New Directions, Innovative Approaches In Testing Chemicals For Toxicity To Humans
Recent advances in systems biology, testing in cells and tissues, and related scientific fields offer the potential to fundamentally change the way chemicals are tested for risks they may pose to humans.
The report outlines a new approach that would rely less heavily on animal studies and instead focus on in vitro methods that evaluate chemicals' effects on biological processes using cells, cell lines, or cellular components, preferably of human origin. The new approach would generate more-relevant data to evaluate risks people face, expand the number of chemicals that could be scrutinized, and reduce the time, money, and animals involved in testing, said the committee that wrote the report.
Today, researchers typically test the safety of commercial chemicals, pesticides, and other substances by administering large doses to groups of animals and observing them for symptoms of disease; these tests inform decisions about whether and how to regulate the chemicals' use. But how relevant the animal tests are for humans, usually exposed at much lower doses, has often been called into question. Moreover, the current approach is time-consuming and costly, resulting in an overburdened system that leaves many chemicals untested, despite potential human exposure to them, the report observes. Recognizing these limitations, the U.S. Environmental Protection Agency -- which oversees the testing of many agricultural, commercial, and industrial chemicals -- asked the Research Council to develop a new approach and strategy for toxicity testing.
The report recommends an approach that would take advantage of rapidly evolving scientific understanding of how genes, proteins, and small molecules interact to maintain normal cell function and how some of these interactions can be perturbed in ways that could lead to health problems. Specifically, the new testing approach would focus on toxicity pathways -- cellular pathways that, when sufficiently perturbed, are expected to lead to adverse health effects.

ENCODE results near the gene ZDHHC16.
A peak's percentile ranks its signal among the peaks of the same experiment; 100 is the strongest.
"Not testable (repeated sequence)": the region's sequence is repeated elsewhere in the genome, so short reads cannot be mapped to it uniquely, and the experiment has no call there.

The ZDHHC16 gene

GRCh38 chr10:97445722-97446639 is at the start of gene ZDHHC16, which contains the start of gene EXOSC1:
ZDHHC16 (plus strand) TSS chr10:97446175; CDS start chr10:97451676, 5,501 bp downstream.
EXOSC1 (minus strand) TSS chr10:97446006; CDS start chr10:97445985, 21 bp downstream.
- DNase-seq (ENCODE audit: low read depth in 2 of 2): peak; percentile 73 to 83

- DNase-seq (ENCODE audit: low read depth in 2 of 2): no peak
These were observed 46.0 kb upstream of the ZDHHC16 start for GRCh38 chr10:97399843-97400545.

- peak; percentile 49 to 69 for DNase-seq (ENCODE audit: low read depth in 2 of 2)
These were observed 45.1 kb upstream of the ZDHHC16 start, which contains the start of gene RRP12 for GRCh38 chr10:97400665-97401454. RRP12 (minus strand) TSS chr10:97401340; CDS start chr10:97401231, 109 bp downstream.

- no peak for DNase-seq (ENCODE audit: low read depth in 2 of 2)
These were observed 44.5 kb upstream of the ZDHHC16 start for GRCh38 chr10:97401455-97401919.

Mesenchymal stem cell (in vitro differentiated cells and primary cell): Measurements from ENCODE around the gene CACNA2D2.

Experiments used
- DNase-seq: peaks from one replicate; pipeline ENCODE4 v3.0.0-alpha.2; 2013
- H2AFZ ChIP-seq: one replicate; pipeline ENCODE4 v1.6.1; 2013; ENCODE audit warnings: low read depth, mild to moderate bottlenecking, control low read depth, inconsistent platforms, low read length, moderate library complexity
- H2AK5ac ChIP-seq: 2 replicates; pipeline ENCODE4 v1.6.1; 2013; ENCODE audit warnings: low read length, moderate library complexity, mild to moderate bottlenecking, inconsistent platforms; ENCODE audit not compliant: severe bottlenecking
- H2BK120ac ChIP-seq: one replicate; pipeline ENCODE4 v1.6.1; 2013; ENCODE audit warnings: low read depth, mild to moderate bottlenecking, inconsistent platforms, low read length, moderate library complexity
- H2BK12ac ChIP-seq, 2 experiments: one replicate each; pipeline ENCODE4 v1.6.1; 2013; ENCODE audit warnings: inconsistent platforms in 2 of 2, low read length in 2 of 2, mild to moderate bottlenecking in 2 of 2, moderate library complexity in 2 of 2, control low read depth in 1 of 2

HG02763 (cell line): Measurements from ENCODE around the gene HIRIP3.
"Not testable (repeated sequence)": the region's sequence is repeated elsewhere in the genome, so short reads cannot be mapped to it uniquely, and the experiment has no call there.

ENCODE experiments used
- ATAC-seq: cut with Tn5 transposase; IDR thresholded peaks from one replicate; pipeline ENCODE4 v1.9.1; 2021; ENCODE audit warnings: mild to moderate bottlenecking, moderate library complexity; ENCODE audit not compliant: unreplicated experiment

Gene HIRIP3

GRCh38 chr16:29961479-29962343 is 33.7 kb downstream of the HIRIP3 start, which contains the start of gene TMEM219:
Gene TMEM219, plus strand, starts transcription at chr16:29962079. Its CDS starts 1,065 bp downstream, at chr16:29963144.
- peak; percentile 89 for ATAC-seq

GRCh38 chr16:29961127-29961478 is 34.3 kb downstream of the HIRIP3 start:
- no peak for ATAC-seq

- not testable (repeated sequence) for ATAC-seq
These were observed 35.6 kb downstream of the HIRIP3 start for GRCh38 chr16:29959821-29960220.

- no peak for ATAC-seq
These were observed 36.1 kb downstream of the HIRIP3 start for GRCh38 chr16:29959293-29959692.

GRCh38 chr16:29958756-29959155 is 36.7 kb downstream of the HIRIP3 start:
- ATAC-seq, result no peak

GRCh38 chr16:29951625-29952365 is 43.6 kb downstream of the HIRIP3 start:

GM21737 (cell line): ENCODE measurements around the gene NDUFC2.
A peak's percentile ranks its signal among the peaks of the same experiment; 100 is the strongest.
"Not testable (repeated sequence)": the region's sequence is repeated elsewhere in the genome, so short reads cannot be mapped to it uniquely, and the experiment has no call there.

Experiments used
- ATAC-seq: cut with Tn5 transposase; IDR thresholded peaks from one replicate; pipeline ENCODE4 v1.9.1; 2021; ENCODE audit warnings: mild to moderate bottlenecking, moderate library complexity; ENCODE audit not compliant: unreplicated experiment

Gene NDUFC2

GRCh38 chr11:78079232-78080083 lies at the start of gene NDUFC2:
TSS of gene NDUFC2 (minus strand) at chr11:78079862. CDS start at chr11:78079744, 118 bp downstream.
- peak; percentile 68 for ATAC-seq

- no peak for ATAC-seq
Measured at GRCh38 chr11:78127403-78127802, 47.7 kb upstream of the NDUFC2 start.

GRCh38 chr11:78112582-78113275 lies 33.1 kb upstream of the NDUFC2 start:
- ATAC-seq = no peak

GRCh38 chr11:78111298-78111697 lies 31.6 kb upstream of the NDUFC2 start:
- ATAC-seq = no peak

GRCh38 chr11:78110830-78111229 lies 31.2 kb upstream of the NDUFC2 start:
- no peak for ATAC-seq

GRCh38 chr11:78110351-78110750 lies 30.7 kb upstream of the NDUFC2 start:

The committee recommends the use of "high-throughput assays" -- rapid, automated experiments that can test hundreds or thousands of chemicals over a wide range of concentrations -- to evaluate chemicals' effects on these toxicity pathways. On the basis of data from these and other experiments, researchers could develop models to describe responses in toxicity pathways, and other models to estimate the human exposure necessary to produce responses in these pathways.
Over time, the need for traditional animal testing could be greatly reduced, and possibly even eliminated someday, says the report. For the foreseeable future, however, targeted tests in animals would need to be used to complement the in vitro tests, because current methods cannot yet adequately mirror the metabolism of a whole animal.
Studies observing human populations will be needed to provide information on human susceptibility and "background" exposures to chemicals that people face every day, so that results of the in vitro tests can be properly interpreted. These population studies may also reveal health risks not previously identified through toxicity testing. In addition, human exposure data can be used to select doses for toxicity testing, so that the tests generate information on biological effects at environmentally relevant exposures. By comparing human exposure data with concentrations that cause biologically significant alterations in toxicity pathways, researchers can identify potentially harmful exposures.
Current toxicity-testing practices are long established and deeply ingrained in some sectors, the report observes. But it emphasizes that the proposed changes will generate better data on the potential risks humans face from environmental agents, building a stronger scientific foundation that can improve regulatory decisions to mitigate those risks, and reducing the time, money, and animals needed for testing.
Implementing the strategy envisioned by the committee will require a substantial research effort to develop and validate all of the new approach's components, the report says. A critical factor for success is the creation of an institution that fosters multidisciplinary research. If the research is dispersed among different locations and organizations without a core organizing institute to enable communication and problem-solving across disciplines, there will be less chance of success within a reasonable time frame, the report says.